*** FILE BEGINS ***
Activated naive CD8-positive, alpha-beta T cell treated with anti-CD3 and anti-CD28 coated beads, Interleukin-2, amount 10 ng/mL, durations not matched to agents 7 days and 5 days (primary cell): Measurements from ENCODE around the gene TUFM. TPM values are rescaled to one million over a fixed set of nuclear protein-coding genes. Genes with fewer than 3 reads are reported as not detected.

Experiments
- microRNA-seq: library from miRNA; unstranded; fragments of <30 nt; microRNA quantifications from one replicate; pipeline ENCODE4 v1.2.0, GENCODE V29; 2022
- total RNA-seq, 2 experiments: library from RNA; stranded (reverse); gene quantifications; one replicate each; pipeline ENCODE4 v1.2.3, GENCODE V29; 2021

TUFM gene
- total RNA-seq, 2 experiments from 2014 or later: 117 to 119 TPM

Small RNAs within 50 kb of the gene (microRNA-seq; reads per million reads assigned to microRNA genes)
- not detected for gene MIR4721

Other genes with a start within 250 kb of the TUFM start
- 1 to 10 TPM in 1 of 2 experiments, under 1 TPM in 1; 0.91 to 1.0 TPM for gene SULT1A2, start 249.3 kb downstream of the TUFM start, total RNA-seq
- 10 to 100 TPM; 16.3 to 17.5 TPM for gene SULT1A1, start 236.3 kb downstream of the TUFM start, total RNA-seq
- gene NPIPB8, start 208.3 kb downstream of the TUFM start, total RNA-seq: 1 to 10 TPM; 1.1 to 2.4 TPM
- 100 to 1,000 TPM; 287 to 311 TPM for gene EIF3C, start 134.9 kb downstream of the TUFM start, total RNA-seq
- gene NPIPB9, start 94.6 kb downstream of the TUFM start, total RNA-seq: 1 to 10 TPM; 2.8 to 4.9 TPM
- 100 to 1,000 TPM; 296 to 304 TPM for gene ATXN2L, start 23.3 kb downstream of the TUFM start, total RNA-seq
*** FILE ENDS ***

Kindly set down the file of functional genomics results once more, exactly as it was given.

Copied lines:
Activated naive CD8-positive, alpha-beta T cell treated with anti-CD3 and anti-CD28 coated beads, Interleukin-2, amount 10 ng/mL, durations not matched to agents 7 days and 5 days (primary cell): Measurements from ENCODE around the gene TUFM. TPM values are rescaled to one million over a fixed set of nuclear protein-coding genes. Genes with fewer than 3 reads are reported as not detected.

Experiments
- microRNA-seq: library from miRNA; unstranded; fragments of <30 nt; microRNA quantifications from one replicate; pipeline ENCODE4 v1.2.0, GENCODE V29; 2022
- total RNA-seq, 2 experiments: library from RNA; stranded (reverse); gene quantifications; one replicate each; pipeline ENCODE4 v1.2.3, GENCODE V29; 2021

TUFM gene
- total RNA-seq, 2 experiments from 2014 or later: 117 to 119 TPM

Small RNAs within 50 kb of the gene (microRNA-seq; reads per million reads assigned to microRNA genes)
- not detected for gene MIR4721

Other genes with a start within 250 kb of the TUFM start
- 1 to 10 TPM in 1 of 2 experiments, under 1 TPM in 1; 0.91 to 1.0 TPM for gene SULT1A2, start 249.3 kb downstream of the TUFM start, total RNA-seq
- 10 to 100 TPM; 16.3 to 17.5 TPM for gene SULT1A1, start 236.3 kb downstream of the TUFM start, total RNA-seq
- gene NPIPB8, start 208.3 kb downstream of the TUFM start, total RNA-seq: 1 to 10 TPM; 1.1 to 2.4 TPM
- 100 to 1,000 TPM; 287 to 311 TPM for gene EIF3C, start 134.9 kb downstream of the TUFM start, total RNA-seq
- gene NPIPB9, start 94.6 kb downstream of the TUFM start, total RNA-seq: 1 to 10 TPM; 2.8 to 4.9 TPM
- 100 to 1,000 TPM; 296 to 304 TPM for gene ATXN2L, start 23.3 kb downstream of the TUFM start, total RNA-seq